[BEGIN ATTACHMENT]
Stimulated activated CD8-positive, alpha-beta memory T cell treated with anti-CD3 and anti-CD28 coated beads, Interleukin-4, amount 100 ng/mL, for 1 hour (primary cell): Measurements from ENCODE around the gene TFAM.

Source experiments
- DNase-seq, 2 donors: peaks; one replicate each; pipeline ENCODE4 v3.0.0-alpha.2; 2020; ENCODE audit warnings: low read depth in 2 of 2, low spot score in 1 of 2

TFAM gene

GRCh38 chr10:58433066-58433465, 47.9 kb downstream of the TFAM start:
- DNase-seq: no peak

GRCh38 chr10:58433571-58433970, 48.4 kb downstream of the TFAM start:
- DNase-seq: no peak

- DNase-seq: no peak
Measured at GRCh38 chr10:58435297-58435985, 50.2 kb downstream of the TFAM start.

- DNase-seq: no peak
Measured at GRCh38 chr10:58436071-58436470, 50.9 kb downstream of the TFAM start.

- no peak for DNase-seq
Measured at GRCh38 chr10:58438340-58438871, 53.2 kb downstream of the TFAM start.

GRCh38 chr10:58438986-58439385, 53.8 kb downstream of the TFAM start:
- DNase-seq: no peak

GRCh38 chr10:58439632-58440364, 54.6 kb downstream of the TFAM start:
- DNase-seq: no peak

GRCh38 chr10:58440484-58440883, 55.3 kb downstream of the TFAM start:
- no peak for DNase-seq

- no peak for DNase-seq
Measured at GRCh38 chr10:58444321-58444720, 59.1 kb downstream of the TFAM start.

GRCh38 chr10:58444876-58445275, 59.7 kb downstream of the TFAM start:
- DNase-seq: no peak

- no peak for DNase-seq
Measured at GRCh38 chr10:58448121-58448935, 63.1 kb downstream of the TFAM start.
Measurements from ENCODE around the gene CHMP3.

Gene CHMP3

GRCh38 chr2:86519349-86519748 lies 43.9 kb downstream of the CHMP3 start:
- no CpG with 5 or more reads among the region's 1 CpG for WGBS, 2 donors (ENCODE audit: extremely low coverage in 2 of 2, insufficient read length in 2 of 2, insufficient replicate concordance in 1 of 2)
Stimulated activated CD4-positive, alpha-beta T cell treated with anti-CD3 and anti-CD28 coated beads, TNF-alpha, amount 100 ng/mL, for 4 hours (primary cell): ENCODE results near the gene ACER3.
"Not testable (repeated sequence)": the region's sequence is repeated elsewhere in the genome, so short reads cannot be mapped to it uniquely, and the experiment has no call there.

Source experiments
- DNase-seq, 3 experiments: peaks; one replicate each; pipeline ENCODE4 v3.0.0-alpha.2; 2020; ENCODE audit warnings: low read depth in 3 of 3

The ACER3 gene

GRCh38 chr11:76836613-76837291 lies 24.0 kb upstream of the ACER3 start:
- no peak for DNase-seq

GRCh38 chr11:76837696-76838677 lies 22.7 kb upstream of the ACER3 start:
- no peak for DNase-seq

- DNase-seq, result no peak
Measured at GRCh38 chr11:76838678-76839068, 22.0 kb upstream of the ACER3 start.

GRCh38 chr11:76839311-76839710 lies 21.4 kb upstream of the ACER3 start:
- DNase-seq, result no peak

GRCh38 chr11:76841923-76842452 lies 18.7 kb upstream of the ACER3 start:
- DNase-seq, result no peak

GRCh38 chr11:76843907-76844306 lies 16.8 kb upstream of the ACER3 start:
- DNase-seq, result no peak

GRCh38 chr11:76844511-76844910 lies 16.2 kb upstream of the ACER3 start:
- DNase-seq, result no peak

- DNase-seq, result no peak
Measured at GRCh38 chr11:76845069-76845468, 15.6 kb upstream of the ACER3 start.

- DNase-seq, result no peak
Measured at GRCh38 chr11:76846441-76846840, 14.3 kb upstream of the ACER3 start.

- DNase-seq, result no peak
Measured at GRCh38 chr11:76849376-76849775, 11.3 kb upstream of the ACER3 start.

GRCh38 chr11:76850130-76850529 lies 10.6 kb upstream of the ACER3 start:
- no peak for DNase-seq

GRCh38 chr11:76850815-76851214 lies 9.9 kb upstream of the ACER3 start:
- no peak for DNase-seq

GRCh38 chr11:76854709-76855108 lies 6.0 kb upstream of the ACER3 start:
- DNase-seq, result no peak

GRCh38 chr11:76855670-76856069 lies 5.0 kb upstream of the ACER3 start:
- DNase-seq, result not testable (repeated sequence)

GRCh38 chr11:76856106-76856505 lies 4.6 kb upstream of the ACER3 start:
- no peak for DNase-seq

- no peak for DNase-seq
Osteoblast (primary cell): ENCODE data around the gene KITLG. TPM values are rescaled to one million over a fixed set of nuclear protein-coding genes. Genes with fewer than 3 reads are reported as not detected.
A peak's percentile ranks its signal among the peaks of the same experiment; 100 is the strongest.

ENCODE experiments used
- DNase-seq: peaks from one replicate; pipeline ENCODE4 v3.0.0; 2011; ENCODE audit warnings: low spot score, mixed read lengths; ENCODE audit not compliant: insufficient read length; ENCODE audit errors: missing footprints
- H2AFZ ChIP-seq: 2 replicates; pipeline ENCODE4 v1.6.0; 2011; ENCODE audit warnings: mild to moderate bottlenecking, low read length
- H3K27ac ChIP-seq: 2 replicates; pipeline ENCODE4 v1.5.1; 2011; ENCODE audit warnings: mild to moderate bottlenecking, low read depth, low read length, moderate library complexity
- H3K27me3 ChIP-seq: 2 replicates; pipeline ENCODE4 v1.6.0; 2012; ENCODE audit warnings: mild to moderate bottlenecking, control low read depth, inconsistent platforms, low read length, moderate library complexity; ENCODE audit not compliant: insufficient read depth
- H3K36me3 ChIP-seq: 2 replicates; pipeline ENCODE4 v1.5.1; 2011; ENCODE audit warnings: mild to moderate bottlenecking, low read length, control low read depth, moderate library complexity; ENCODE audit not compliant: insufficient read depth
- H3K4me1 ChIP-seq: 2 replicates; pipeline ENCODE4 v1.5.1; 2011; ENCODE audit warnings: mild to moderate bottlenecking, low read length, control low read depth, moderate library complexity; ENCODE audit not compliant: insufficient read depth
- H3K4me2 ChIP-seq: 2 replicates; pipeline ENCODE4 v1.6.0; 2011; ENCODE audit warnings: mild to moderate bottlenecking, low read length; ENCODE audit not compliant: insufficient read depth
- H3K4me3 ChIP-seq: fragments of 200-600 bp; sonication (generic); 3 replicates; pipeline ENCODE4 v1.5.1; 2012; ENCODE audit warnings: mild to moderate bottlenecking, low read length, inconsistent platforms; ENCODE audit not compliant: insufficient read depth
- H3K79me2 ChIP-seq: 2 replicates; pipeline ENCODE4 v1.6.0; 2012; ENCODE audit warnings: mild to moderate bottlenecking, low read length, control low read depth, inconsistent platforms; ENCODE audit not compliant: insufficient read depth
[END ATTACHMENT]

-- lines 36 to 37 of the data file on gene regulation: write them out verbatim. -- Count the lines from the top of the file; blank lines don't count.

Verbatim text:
GRCh38 chr11:76836613-76837291 lies 24.0 kb upstream of the ACER3 start:
- no peak for DNase-seq